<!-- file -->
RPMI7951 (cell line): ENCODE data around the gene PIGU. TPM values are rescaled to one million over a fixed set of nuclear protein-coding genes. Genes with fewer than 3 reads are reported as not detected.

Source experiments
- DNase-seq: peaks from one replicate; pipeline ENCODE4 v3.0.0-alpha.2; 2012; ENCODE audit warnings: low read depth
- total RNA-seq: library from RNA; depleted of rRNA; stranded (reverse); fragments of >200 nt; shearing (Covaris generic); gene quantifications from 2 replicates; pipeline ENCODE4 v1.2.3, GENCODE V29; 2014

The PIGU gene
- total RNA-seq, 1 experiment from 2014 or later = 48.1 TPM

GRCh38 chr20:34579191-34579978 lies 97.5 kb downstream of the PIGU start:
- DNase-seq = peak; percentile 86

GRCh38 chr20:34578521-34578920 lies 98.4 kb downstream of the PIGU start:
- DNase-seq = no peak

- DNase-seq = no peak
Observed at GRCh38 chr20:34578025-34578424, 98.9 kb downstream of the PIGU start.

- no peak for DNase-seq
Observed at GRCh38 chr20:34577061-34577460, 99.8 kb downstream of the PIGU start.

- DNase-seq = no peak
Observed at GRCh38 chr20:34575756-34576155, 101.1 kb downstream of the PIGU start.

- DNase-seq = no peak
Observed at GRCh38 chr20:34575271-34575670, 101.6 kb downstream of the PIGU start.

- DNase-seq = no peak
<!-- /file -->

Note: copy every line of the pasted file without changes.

RPMI7951 (cell line): ENCODE data around the gene PIGU. TPM values are rescaled to one million over a fixed set of nuclear protein-coding genes. Genes with fewer than 3 reads are reported as not detected.

Source experiments
- DNase-seq: peaks from one replicate; pipeline ENCODE4 v3.0.0-alpha.2; 2012; ENCODE audit warnings: low read depth
- total RNA-seq: library from RNA; depleted of rRNA; stranded (reverse); fragments of >200 nt; shearing (Covaris generic); gene quantifications from 2 replicates; pipeline ENCODE4 v1.2.3, GENCODE V29; 2014

The PIGU gene
- total RNA-seq, 1 experiment from 2014 or later = 48.1 TPM

GRCh38 chr20:34579191-34579978 lies 97.5 kb downstream of the PIGU start:
- DNase-seq = peak; percentile 86

GRCh38 chr20:34578521-34578920 lies 98.4 kb downstream of the PIGU start:
- DNase-seq = no peak

- DNase-seq = no peak
Observed at GRCh38 chr20:34578025-34578424, 98.9 kb downstream of the PIGU start.

- no peak for DNase-seq
Observed at GRCh38 chr20:34577061-34577460, 99.8 kb downstream of the PIGU start.

- DNase-seq = no peak
Observed at GRCh38 chr20:34575756-34576155, 101.1 kb downstream of the PIGU start.

- DNase-seq = no peak
Observed at GRCh38 chr20:34575271-34575670, 101.6 kb downstream of the PIGU start.

- DNase-seq = no peak